The American Youth Congress was “arguably the most significant mobilization of youth-based political activity in American history prior to the late 1960s,” according to this National Park site.The founder of the American Youth Congress analyzes youth problems in the depression, urging youth to support Roosevelt’s New Deal as an alternative to traditional capitalist democracy, communism, and fascism. She also urges youth to fight against war, though she opposes isolationism and favors collective action. Noting that Nazism, fascism, and communism gained their strength in Europe from youth, she calls for mobilization of American youth and opposition to totalitarianism. (The author withdrew from AYC when a coalition of communists and socialists won control.)
/At this point, it is still possible to entertain doubts that these Viola Ilmas really are all the same person — it’s an original name, but that’s no guarantee with Google. Then I found this blurb about a book called The Political Virgin. It turns out that this extraordinary woman wrote an autobiography:
I am going to have to buy that book, clearly. (Anne Morgan was most likely the philantropist daughter of JP Morgan.)Viola Ilma is remembered as the brashest, most imaginative, and most unpredictable youngster of the nervous thirties. Her autobiography presents the story of a girl with an insatiable appetite for life and an enormous interest and faith in people. Ilma, granddaughter of a noted Swiss missionary in Ethiopia, startled 1930s Depression Era America with a new magazine called MODERN YOUTH, organized the first American Youth Congress & was a close friend of Anne Morgan & Eleanor Roosevelt.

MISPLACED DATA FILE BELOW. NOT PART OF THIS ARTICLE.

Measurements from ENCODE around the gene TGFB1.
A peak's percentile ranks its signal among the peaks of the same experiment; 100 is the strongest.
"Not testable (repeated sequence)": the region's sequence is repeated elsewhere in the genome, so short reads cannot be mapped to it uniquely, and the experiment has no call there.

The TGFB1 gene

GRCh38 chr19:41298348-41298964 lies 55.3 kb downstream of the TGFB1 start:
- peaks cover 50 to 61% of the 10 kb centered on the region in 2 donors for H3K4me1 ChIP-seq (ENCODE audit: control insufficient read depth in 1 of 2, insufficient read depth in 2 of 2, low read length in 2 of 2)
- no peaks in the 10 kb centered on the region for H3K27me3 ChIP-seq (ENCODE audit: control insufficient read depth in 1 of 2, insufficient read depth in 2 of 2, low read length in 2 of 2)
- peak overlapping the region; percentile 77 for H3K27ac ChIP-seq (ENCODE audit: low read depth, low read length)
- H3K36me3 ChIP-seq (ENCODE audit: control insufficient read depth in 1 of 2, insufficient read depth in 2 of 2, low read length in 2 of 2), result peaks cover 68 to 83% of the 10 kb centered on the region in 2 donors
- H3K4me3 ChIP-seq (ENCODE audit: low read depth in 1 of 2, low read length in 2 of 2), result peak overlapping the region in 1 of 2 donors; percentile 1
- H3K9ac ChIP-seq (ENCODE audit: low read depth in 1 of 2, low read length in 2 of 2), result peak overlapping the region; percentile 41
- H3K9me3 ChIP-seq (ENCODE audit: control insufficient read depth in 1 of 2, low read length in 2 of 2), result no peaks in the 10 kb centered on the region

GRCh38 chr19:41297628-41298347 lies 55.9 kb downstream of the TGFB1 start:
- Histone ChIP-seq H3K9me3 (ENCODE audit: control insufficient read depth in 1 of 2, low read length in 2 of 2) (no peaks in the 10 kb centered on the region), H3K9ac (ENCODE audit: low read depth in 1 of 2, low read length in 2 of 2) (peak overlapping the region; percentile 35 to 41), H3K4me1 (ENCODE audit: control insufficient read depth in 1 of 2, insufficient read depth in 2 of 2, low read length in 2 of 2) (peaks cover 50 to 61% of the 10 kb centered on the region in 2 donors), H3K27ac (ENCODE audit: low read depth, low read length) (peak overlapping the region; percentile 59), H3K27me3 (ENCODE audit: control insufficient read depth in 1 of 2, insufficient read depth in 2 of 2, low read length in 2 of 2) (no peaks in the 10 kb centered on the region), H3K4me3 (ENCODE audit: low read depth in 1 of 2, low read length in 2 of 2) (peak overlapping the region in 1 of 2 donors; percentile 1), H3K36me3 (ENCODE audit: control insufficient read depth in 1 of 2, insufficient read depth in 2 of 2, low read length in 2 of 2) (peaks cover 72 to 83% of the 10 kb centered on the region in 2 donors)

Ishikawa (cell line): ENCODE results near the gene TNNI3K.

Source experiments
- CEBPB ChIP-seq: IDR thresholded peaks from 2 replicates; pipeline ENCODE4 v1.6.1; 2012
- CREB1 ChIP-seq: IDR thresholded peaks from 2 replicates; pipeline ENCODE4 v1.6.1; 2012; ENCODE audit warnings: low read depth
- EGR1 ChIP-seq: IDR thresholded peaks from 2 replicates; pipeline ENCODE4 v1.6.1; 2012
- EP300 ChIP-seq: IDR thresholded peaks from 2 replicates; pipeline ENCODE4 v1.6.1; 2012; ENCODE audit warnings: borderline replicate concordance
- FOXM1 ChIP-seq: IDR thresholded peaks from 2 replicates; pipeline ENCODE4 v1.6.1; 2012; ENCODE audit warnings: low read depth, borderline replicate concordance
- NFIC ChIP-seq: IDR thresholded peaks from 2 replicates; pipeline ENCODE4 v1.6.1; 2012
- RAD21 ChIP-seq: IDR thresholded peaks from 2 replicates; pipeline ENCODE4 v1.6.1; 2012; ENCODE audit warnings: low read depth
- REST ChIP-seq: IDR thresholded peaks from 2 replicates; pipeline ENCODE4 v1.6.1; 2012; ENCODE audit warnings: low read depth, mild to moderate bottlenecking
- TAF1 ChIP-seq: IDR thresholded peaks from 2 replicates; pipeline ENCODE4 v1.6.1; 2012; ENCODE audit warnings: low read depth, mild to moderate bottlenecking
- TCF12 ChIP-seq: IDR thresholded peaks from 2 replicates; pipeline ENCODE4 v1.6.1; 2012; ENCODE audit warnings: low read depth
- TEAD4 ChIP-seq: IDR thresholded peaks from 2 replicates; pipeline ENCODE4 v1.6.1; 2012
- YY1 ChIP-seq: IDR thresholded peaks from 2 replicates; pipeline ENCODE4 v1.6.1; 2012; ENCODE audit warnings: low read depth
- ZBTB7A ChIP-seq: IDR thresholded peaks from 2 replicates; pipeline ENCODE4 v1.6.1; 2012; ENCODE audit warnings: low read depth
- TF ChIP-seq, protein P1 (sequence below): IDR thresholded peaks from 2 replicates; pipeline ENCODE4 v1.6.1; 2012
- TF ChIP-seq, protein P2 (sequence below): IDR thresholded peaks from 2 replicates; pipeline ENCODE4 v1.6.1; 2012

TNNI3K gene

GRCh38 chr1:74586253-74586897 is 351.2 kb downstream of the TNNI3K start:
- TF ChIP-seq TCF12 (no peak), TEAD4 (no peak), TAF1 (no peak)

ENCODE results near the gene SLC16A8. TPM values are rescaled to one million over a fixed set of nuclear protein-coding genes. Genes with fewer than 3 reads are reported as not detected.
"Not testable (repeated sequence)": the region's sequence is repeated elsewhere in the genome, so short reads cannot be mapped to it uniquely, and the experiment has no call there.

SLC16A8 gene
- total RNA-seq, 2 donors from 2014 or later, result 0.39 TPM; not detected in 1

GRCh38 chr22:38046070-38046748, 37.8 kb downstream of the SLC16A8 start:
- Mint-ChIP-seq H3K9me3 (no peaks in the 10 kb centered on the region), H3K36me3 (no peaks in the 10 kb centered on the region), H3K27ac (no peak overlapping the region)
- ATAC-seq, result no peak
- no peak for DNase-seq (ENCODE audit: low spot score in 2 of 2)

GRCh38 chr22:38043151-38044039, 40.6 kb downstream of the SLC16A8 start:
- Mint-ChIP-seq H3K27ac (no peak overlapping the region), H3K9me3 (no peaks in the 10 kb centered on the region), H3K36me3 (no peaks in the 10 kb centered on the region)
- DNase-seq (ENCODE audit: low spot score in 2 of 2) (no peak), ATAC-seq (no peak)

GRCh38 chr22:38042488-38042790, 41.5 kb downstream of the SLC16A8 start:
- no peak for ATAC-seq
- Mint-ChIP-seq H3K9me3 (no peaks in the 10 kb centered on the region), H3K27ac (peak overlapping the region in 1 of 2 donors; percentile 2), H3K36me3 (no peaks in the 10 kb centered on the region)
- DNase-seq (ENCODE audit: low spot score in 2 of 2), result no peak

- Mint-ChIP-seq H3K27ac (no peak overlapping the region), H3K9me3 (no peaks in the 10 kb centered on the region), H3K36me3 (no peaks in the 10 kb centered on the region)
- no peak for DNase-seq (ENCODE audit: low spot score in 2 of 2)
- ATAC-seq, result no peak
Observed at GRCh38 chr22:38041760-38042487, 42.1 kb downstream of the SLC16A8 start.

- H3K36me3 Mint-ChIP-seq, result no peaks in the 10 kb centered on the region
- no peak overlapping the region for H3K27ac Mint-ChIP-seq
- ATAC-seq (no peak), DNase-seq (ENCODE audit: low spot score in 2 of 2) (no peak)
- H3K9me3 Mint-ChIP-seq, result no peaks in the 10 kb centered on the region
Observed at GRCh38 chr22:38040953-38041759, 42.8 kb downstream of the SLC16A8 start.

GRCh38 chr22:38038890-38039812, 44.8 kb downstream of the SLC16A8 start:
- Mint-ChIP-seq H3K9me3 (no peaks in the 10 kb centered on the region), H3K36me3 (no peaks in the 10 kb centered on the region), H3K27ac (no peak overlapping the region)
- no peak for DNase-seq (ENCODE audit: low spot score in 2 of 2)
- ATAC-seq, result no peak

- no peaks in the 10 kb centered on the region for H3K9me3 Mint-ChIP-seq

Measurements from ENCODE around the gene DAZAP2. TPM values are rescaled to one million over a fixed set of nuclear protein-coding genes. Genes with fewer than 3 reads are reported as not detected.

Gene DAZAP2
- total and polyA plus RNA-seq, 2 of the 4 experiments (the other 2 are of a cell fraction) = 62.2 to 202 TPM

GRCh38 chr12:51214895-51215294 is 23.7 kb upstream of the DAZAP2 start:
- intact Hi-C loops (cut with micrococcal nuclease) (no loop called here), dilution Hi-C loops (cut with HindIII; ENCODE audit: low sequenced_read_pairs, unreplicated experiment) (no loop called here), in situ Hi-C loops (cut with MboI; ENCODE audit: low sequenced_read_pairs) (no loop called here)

The Ethiopia link removes any doubt in my mind that these Violas are the person I knew.
/There is another connection between her and Ethiopia. It seems she wrote on Ethiopia’s political and economic situation in 1959-60 for CD Jackson, Speechwriter and Special Assistant to President Eisenhower.
/Finally, with a resume like that, what are the odds, you think, that she would not also be this Viola Ilma, cast member of Broadway play, Cloudy with Showers, performed in 1931?
With the hindsight provided by Google, Viola’s willingness to spend hours and hours teaching some random kid now seems entirely in character. I still don’t know when she was born, and when (or even if) she died, but I have contacted other people who knew her, and there are a few more leads to explore, so I will report back when I know more.